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Unite Against Fascism


14 October 2010

Search site for keywords: EDL - Leicester - Police - Socialist - Racism - Socialist Party - UAF - Unite Against Fascism - English Defence League

Leicester - Community organises to resist EDL thugs

An English Defence League supporter (centre bottom). The EDL met a massive counter-demonstration in Leicester, photo Paul Mattsson

An English Defence League supporter (centre bottom). The EDL met a massive counter-demonstration in Leicester, photo Paul Mattsson   (Click to enlarge)

HUNDREDS, EVEN thousands, of local people turned out to defend their community in Leicester on Saturday 9 October when the hooligan English Defence League (EDL) came to stir up racism.

Steve Score, Leicester Socialist Party

The thuggery of the EDL was exposed when hundreds of them broke free of police control and attacked anyone who wasn't white as well as shops in the city centre.

The English Defence League (EDL) met a massive counter-demonstration in Leicester, photo Pete Watson

The English Defence League (EDL) met a massive counter-demonstration in Leicester, photo Pete Watson   (Click to enlarge)

They then attempted to march into the Highfields area close by. This is a large, mainly black and Asian area with a big Muslim population. There had already been threats that mosques would be attacked. The EDL were met and repulsed by over 1,000 local youth. Socialist Party members and other anti-racists stood alongside the local community as they organised their own defence.

The EDL had earlier attended a 'static protest'. Marches, including that of Unite Against Fascism (UAF), had been banned by the Home Secretary. At least 600 mainly local people attended a UAF static protest in the city centre to show their opposition to racism, separated from the EDL by 100 yards, a huge metal barrier, and police with dogs.

This turnout was despite the massive campaign that had been waged to keep people from going on the counter-demo.

A coalition of the council, police, the local paper, faith and community 'leaders' and 'Hope not Hate' had told people to stay away.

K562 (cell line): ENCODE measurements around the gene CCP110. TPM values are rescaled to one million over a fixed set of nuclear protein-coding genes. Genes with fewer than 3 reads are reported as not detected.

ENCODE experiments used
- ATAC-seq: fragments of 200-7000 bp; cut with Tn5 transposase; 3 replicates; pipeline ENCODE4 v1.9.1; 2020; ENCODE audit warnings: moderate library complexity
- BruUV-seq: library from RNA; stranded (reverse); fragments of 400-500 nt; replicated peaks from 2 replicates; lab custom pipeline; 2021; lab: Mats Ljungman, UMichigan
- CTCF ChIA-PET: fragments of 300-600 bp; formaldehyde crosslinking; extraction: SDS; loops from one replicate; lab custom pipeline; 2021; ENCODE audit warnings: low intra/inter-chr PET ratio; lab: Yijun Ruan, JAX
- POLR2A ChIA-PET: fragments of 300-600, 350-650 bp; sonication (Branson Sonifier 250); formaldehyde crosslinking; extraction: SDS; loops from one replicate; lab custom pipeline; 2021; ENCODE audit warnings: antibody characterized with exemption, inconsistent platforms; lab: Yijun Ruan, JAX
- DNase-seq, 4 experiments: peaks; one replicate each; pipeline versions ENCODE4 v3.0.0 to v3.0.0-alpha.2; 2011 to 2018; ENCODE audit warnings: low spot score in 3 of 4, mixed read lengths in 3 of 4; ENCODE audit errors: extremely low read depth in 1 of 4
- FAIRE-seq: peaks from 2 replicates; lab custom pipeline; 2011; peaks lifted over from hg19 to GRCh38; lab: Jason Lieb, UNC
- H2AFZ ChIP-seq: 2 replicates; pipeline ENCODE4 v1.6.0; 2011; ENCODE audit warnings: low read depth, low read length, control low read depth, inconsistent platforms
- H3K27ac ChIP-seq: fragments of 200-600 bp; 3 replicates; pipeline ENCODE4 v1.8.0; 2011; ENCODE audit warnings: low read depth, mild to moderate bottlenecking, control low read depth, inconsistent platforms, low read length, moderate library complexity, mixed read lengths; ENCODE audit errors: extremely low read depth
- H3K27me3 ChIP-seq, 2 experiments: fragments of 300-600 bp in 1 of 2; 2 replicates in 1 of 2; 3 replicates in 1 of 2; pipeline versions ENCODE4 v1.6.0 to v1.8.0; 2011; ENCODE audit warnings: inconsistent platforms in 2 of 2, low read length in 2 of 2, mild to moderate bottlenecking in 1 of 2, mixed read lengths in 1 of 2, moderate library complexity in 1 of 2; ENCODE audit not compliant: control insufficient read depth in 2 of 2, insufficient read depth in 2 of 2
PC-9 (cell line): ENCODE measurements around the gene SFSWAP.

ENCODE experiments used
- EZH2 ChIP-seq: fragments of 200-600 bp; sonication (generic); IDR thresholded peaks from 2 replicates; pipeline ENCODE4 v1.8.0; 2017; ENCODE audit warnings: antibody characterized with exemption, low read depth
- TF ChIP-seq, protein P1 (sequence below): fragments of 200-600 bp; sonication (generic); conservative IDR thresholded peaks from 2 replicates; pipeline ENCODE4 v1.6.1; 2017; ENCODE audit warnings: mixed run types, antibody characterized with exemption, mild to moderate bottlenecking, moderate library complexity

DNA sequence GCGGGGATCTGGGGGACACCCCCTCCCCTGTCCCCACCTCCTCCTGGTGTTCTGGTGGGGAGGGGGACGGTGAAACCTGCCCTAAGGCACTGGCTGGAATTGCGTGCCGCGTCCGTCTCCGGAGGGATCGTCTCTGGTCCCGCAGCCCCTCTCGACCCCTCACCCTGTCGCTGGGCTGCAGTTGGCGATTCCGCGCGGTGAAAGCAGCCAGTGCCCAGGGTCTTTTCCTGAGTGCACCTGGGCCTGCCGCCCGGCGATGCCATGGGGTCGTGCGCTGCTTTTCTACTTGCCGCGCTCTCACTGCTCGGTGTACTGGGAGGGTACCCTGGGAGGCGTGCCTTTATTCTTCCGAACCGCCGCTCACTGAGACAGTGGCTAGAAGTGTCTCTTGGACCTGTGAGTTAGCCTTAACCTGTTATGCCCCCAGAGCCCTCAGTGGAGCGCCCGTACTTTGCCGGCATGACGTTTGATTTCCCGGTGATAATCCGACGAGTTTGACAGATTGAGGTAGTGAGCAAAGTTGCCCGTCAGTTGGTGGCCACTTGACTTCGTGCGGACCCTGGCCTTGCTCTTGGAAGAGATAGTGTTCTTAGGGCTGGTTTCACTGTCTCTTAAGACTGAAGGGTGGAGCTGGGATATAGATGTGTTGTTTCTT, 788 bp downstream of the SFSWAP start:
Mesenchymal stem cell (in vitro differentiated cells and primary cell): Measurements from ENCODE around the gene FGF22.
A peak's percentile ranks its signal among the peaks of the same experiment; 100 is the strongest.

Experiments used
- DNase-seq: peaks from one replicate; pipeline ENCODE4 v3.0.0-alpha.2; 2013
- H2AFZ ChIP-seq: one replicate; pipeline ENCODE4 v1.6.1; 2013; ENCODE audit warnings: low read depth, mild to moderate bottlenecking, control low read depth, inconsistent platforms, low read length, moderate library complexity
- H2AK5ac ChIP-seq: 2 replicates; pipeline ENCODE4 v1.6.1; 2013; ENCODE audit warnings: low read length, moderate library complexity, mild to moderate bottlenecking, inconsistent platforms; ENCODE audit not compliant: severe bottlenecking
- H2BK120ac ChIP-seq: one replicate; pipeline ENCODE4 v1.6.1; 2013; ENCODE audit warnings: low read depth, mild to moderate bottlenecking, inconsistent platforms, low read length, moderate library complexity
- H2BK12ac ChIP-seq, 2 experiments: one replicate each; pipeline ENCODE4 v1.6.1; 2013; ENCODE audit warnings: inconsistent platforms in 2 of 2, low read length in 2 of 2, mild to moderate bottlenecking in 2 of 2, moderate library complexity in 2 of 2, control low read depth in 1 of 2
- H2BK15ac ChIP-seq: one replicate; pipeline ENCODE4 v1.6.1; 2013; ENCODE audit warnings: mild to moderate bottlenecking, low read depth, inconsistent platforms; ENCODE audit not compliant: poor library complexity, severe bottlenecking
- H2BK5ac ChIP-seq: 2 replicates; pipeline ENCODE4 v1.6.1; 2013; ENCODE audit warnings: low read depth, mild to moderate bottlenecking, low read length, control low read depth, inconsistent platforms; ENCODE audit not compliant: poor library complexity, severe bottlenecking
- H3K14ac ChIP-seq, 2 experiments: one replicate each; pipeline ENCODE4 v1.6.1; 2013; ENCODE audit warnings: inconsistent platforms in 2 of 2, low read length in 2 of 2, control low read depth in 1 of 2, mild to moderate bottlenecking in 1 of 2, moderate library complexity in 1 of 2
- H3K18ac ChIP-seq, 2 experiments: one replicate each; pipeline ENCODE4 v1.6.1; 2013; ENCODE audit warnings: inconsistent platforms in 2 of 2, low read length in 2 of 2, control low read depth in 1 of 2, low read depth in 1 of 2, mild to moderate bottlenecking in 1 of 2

Police

The police lost control of the EDL, despite a massive operation, photo Paul Mattsson

The police lost control of the EDL, despite a massive operation, photo Paul Mattsson   (Click to enlarge)

The police flooded the city with leaflets threatening dire consequences to young people in particular.

Distraction events were organised on the days either side of the demo, as well as across the city. Youth clubs were ordered to open up on the day and workers threatened with disciplinary charges if they didn't comply.

Various media reports continuously equated the anti-racist demonstrators with the violence of the EDL, possibly the worst being the BBC output.

The police lost control of the EDL, despite a massive operation. Parts of the city centre were cordoned off, and roads blocked. Drunken EDLers abused and attacked bystanders, for example some Socialist Party members witnessed a kebab shop being attacked, people inside being beaten up, and the window being kicked in by a large group of EDL thugs.

When they got onto the ring road and started to attack people, Asian people had to flee from their cars.

Socialist Party members supported the UAF rally and one spoke during it on behalf of the PCS union. But we also stood shoulder to shoulder with the community in Highfields. We had banners and placards saying: "jobs and homes, not racism" and gave out leaflets and sold our socialist papers.